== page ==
The biggest bombshell that I learned about in the meeting, and I applaud Huey's willingness to review his failures as well as his successes, is that their strategy underestimated the turnout in Gardena, West Carson, and Harbor City. According to previous election results, the turnout in the Eastern sections of the South Bay has been minimal at best. This year, those expectations received the thorough thrashing which they deserved. Consultants in Sacramento or elsewhere are losing touch with the voting trends of our times. Internet, mass media, and intensive word-of-mouth information has all but decimated the previous projections.
It is not wise to write off entire constituencies just because in past cycles, there was a low turnout. An election campaign cannot rest on the empty assumption that certain demographics will not vote. I spoke with two women leaving the Huey office. Both of them shared that they were Democrats, and both agreed with me that a strategy which assumes little participation in one section of a district was not wise.
The larger national trends created greater problems for the Huey campaign. No matter how much party leaders and voters will insist otherwise, Republican Presidential candidate Mitt Romney was just too weak a candidate. A record 24 million evangelical voters did not vote in 2012. The white vote was significantly lower this time than in 2008. The GOP turnout out was low, low, low; and the top party brass, which has made winning elections more important than promoting a winning vision to the voting public, trumped their own chances.
President Obama was a lackluster choice for Democrats, but Romney without a record to run on, had an inconsistent platform, with promises that distanced him from swing voters and moderates. The depressed reaction to his nomination, culminating with an octogenarian actor stealing his thunder at the convention, marginalized Romney as a real standard bearer. I am not surprised that a larger number of Republicans did not vote, turned off by Obama but not turned on by Romney.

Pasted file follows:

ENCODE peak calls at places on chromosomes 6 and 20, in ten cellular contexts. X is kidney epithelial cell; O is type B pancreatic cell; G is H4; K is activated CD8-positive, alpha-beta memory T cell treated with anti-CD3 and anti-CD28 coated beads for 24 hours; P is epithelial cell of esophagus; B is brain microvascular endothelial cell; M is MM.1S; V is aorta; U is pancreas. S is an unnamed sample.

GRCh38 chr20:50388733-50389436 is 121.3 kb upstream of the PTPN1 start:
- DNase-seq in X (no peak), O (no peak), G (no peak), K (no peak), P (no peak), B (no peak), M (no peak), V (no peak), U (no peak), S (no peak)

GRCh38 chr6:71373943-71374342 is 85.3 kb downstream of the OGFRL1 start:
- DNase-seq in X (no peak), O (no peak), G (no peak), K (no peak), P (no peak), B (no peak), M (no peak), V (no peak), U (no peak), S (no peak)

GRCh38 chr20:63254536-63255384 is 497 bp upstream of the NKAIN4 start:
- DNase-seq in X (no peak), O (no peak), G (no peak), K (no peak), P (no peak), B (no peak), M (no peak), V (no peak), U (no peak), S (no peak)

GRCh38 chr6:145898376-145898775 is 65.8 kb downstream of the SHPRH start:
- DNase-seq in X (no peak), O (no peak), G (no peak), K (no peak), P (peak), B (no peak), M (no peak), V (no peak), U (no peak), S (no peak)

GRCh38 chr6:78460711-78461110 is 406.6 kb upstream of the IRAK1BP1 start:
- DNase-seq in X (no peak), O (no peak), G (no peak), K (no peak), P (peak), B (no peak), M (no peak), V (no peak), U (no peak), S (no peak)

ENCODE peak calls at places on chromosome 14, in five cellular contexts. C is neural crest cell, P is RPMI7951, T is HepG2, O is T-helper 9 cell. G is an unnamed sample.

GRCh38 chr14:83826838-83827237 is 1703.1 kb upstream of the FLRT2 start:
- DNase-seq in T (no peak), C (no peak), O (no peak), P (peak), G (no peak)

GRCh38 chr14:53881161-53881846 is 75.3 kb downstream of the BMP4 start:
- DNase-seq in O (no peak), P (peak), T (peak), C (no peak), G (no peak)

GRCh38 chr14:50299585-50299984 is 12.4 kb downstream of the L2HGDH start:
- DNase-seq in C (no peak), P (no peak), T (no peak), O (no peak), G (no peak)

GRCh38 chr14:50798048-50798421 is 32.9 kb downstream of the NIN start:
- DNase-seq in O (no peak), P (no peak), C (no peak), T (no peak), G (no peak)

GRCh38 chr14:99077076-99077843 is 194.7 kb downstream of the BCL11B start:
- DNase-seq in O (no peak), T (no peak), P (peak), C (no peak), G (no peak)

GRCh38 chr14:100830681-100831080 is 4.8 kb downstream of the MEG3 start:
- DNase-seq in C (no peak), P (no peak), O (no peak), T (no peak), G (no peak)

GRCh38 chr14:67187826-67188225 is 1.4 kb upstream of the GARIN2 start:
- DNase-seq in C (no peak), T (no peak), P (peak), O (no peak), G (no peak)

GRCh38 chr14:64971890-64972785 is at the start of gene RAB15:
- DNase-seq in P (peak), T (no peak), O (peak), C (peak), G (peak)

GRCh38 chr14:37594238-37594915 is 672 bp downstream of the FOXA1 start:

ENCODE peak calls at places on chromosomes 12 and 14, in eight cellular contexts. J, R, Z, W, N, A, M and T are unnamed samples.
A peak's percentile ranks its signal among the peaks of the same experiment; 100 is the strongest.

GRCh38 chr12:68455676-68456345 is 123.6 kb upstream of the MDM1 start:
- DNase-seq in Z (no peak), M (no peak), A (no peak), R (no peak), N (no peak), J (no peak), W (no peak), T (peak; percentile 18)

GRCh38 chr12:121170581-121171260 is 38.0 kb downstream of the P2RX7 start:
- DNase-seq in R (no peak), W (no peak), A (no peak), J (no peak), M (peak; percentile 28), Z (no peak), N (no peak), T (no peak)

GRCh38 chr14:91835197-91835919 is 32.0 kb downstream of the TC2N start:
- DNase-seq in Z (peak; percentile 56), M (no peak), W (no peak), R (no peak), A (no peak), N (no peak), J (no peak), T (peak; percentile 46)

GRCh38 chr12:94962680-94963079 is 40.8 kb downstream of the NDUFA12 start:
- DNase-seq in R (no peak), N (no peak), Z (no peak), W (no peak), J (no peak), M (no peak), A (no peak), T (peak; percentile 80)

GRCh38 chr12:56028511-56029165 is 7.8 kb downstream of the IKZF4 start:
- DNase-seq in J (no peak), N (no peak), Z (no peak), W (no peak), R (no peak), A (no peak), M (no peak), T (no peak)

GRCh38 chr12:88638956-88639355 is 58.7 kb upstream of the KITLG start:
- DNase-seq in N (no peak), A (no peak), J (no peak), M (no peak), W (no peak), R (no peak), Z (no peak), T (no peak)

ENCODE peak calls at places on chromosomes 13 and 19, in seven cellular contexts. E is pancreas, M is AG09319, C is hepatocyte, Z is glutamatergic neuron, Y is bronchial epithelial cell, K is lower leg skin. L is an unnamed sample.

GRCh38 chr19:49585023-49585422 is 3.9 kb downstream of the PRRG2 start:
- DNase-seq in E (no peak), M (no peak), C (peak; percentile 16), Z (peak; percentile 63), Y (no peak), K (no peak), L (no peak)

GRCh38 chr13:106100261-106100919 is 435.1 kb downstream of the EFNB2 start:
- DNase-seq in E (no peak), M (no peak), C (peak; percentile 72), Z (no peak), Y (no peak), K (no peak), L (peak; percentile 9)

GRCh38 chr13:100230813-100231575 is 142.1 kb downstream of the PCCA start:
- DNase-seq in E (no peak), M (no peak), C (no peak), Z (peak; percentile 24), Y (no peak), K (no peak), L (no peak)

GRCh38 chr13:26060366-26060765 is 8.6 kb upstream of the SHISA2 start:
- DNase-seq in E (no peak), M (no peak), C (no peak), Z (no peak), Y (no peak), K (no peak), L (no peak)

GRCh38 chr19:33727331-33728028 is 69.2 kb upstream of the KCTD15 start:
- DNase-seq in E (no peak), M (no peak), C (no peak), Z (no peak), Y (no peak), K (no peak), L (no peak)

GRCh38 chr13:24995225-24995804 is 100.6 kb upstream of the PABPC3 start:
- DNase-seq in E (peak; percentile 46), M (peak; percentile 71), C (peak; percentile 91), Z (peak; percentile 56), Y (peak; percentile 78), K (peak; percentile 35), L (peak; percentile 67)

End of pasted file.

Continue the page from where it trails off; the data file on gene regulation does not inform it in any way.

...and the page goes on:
Still, more outreach to minorities, respect for every voter as a potential supporter, these factors must grab the attention of future candidates. A stronger base of operations for Republicans will also engage voters who do not know or who do not currently care about what is happening to their state. The 2010 Republican candidate for the 36th Congressional District, Mattie Fein, apparently did very little to support Craig Huey's run for Congress, and there was still less for the Huey team to work with for the 66th Assembly District run. This lack of support is unacceptable. No matter how much we differ or disagree with certain candidates, we need to support are man or woman as much as we can.
Voters in Gardena, West Carson, and Harbor City are people, too! It is appalling to me that the outreach was not there. The party leaders in the South Bay need to set up an office in the area, perhaps along Western Ave. The Republican Party needs to reach out to Michelle Rhee's "Students First" Organization, as well. This district still has a fiscally conservative heart beat. It's time for the Republicans to start playing the right music to get everyone into the groove.